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Osmo by Tangible Play

An unconventional iPad game platform that takes kids beyond the screen, using mirror technology

by Nara Shin
on 22 May 2014

During the annual Toy Fair in NYC in February, between the Grumpy Cat plush dolls and temporary tattoos that sing and dance, we discovered a gem: an educational toy that makes use of the iPad in an unconventional way. Instead of being an app that just has kids completely focused on a small screen, Osmo incorporates "tangible" pieces in the real world to reap the best of both the digital and physical realms to learn creative problem-solving in a natural way. Hence, the new Palo Alto-based gaming company's name is Tangible Play.

tangram-tangible-play.jpg newtown-tangible-play.jpg

Osmo launches with three games, designed for children ages six to 12: in Newton, balls fly around the screen—and using pen and paper, players can draw structures that appear in the app, to help the balls hit targets. You can even use physical objects, like your hands, as something for the ball to bounce off. In Words (which can be a single or multi-player game) players try to guess the word using a photo clue; instead of swiping a letter onto the screen however, physical letter tiles are tossed in front of the screen. In Tangram, the app challenges you to arrange classical wooden tangram pieces, interacting with your different attempts and rewarding you when the puzzle is solved. Osmo doesn't require a battery or Wi-Fi for gameplay, and each game incorporates physical pieces to bring kids outside of the screen and conscious of the real world around them.


Osmo's iPad accessory is fairly simple (a white platform and a red mirror device that goes over the iPad camera, thus able to scan what's on the table); most of the complexity comes from the software. No one was better suited for such a challenge than two ex-Googlers: Pramod Sharma, who worked at the scanning project for Google Books where he focused on making computer vision robust and precise, and Jérôme Scholler, who worked on Chrome for Android—but in fact, had six years of experience working in the video game industry for Ubisoft in Montpellier, France and LucasArts in San Francisco.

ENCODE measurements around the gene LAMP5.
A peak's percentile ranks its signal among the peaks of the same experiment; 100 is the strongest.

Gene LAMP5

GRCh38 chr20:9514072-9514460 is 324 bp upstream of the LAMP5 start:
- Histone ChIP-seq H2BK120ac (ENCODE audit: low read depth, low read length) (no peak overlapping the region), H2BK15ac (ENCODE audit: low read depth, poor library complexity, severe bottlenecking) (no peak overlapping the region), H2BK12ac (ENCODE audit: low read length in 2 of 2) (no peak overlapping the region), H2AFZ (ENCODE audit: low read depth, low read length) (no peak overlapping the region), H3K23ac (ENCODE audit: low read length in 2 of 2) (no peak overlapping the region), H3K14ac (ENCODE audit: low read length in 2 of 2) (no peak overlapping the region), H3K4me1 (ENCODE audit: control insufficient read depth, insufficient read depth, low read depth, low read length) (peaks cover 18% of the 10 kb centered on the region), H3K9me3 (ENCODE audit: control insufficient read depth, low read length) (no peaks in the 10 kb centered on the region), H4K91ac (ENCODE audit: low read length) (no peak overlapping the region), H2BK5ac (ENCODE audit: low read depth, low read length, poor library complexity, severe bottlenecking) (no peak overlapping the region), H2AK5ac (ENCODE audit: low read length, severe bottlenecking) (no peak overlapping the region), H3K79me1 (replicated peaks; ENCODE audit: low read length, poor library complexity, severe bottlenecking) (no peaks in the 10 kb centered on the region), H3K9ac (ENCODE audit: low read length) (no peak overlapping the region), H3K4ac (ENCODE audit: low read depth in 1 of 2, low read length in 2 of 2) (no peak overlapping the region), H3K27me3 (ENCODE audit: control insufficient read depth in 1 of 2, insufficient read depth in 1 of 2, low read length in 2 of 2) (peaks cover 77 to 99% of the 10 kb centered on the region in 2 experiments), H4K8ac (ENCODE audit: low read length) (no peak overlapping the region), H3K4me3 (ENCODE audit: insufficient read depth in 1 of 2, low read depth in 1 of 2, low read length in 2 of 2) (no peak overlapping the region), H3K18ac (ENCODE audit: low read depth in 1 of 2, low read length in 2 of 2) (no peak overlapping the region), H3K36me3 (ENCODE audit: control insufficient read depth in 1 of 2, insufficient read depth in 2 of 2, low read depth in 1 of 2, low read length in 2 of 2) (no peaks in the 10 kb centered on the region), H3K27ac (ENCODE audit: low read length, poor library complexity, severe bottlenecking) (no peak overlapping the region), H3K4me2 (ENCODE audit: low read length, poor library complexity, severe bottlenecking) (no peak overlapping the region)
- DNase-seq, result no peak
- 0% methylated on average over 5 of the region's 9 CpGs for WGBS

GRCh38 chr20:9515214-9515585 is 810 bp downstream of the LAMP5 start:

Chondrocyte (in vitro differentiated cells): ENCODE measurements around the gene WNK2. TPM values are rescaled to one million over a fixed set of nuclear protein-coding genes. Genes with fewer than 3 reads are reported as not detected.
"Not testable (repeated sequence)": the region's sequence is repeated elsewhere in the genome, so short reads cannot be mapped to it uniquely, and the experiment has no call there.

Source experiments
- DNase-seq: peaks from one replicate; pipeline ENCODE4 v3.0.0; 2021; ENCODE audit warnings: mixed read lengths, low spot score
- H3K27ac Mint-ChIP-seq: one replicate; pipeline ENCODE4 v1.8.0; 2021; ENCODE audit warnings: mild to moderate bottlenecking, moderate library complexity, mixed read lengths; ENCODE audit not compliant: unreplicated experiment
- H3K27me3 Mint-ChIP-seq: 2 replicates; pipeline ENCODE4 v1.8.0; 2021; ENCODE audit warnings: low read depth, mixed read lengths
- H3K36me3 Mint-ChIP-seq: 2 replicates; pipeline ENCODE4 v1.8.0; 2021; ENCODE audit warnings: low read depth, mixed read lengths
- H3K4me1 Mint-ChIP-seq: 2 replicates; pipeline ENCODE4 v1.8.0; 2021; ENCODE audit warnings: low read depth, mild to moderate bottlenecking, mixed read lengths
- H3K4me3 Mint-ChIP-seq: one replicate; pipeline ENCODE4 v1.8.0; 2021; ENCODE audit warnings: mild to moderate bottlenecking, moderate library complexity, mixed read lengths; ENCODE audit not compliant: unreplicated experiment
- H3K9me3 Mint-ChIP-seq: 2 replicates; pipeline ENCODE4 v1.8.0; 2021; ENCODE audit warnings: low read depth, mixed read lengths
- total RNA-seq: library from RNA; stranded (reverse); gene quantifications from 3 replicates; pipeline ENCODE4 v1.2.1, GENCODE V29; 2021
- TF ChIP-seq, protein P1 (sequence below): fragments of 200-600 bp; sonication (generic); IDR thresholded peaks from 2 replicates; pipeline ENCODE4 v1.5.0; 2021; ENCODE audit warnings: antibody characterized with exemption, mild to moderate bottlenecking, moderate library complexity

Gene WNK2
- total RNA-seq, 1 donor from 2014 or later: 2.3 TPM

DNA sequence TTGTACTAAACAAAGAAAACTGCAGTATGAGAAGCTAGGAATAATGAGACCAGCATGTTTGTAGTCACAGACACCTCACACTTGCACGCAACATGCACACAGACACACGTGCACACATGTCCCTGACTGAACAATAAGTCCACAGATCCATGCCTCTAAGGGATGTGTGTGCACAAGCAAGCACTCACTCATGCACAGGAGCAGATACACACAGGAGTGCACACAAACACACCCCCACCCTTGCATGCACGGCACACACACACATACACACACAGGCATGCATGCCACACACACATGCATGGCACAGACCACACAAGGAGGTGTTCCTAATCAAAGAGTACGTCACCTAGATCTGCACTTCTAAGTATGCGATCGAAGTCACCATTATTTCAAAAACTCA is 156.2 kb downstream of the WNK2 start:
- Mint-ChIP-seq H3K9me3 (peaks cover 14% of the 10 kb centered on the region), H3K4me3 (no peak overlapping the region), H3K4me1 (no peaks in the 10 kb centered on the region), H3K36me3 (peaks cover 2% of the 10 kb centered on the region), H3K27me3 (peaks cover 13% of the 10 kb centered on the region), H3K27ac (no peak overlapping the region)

Thanks to Sharma's extensive experience with computer vision, Tangible Play had a very big start, though the two left Google just a year ago. "The robustness of the system is very, very important," Scholler tells CH. "If I put a 'B' and the iPad detected an 'R'—that's a really bad experience." When testing out the games, we were surprised to find how fast and smoothly the iPad registered the letter tiles and their different colors and pen marks upon a paper—there was no lag. This type of accuracy and agility is no trivial matter.

Just the fact that we use pieces in the real world gets you to think very differently. I would also argue that you would think more creatively.

Scholler explains that they wanted to create something to address how adults and kids get sucked into their portable devices. Most iPad apps are often isolating and take the user out of the physical world. "We didn't come from the toy side, but mostly from the iPad side," he says. "When you look at someone interacting with it, it's very much one person, in the flow, focusing on the iPad." He gives an example: when you try to get the attention of someone who's playing on their iPad, they're either unresponsive or react angrily for becoming distracted. "How can we go away from that and have a much more natural experience that actually involves the real world around you? And doesn't capture you inside this bubble?" he continues. "Just the fact that we use pieces in the real world gets you to think very differently. I would also argue that you would think more creatively."


"For example," Scholler points to the Newton game, "you draw on the piece of paper and the iPad is picking [up] everything you do. But here is nothing that prevents you from moving the piece of paper around, changing the paper, etc." The team has tested Osmo across hundreds of schools for months, and the results have been positive; teachers observe kids gathering around the iPad, engaging with one another and working together.

Sharma and Scholler also happen to be young fathers—but as their kids are just toddlers, they've got a lot of motivation and time to create more unconventional games that are social and educational, while using cutting edge technology. Scholler explains the Tangible Play mission when designing future games: "If it's a game that can be more or equally fun on the iPad, or if it's a game that's just fun without the iPad. We want to have a seamless experience where the iPad is very meaningful and drives you to actually do more. So we're going to expand on that."

Starting today, 22 May 2014, Osmo is accepting pre-sales in order to raise $50,000 to cover the final manufacturing costs. While the set will be priced at $99, early backers can snag one for $49 and up. They expect to start shipping this summer.

Images courtesy of Tangible Play

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